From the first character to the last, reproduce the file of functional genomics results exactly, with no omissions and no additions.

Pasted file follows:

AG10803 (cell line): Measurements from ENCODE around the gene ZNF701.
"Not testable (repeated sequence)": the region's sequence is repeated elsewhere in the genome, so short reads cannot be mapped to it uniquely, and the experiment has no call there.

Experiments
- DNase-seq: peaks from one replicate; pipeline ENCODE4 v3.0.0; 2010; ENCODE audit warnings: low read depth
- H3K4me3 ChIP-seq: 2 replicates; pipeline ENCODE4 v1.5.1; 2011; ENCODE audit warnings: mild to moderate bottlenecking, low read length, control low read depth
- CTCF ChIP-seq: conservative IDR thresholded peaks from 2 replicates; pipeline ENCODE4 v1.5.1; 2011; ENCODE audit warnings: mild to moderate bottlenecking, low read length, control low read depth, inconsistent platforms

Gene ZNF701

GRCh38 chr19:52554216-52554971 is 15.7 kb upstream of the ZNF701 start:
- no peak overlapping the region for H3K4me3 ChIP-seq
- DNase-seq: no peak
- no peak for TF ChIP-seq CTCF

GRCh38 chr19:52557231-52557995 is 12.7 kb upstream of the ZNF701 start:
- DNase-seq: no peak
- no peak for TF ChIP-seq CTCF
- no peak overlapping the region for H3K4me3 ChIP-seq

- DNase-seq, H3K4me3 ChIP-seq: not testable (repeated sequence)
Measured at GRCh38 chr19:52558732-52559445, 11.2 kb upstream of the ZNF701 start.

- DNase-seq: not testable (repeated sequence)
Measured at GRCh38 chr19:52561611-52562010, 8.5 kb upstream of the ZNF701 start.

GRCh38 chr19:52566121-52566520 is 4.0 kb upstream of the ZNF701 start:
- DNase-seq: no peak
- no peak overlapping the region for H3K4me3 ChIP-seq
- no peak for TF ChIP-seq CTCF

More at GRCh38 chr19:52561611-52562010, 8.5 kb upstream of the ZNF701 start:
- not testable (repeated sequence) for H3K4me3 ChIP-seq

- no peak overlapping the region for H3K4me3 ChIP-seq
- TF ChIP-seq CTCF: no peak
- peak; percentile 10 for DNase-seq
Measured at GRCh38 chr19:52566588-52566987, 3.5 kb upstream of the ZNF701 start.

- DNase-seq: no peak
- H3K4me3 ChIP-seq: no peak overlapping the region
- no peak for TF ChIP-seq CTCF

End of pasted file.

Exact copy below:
AG10803 (cell line): Measurements from ENCODE around the gene ZNF701.
"Not testable (repeated sequence)": the region's sequence is repeated elsewhere in the genome, so short reads cannot be mapped to it uniquely, and the experiment has no call there.

Experiments
- DNase-seq: peaks from one replicate; pipeline ENCODE4 v3.0.0; 2010; ENCODE audit warnings: low read depth
- H3K4me3 ChIP-seq: 2 replicates; pipeline ENCODE4 v1.5.1; 2011; ENCODE audit warnings: mild to moderate bottlenecking, low read length, control low read depth
- CTCF ChIP-seq: conservative IDR thresholded peaks from 2 replicates; pipeline ENCODE4 v1.5.1; 2011; ENCODE audit warnings: mild to moderate bottlenecking, low read length, control low read depth, inconsistent platforms

Gene ZNF701

GRCh38 chr19:52554216-52554971 is 15.7 kb upstream of the ZNF701 start:
- no peak overlapping the region for H3K4me3 ChIP-seq
- DNase-seq: no peak
- no peak for TF ChIP-seq CTCF

GRCh38 chr19:52557231-52557995 is 12.7 kb upstream of the ZNF701 start:
- DNase-seq: no peak
- no peak for TF ChIP-seq CTCF
- no peak overlapping the region for H3K4me3 ChIP-seq

- DNase-seq, H3K4me3 ChIP-seq: not testable (repeated sequence)
Measured at GRCh38 chr19:52558732-52559445, 11.2 kb upstream of the ZNF701 start.

- DNase-seq: not testable (repeated sequence)
Measured at GRCh38 chr19:52561611-52562010, 8.5 kb upstream of the ZNF701 start.

GRCh38 chr19:52566121-52566520 is 4.0 kb upstream of the ZNF701 start:
- DNase-seq: no peak
- no peak overlapping the region for H3K4me3 ChIP-seq
- no peak for TF ChIP-seq CTCF

More at GRCh38 chr19:52561611-52562010, 8.5 kb upstream of the ZNF701 start:
- not testable (repeated sequence) for H3K4me3 ChIP-seq

- no peak overlapping the region for H3K4me3 ChIP-seq
- TF ChIP-seq CTCF: no peak
- peak; percentile 10 for DNase-seq
Measured at GRCh38 chr19:52566588-52566987, 3.5 kb upstream of the ZNF701 start.

- DNase-seq: no peak
- H3K4me3 ChIP-seq: no peak overlapping the region
- no peak for TF ChIP-seq CTCF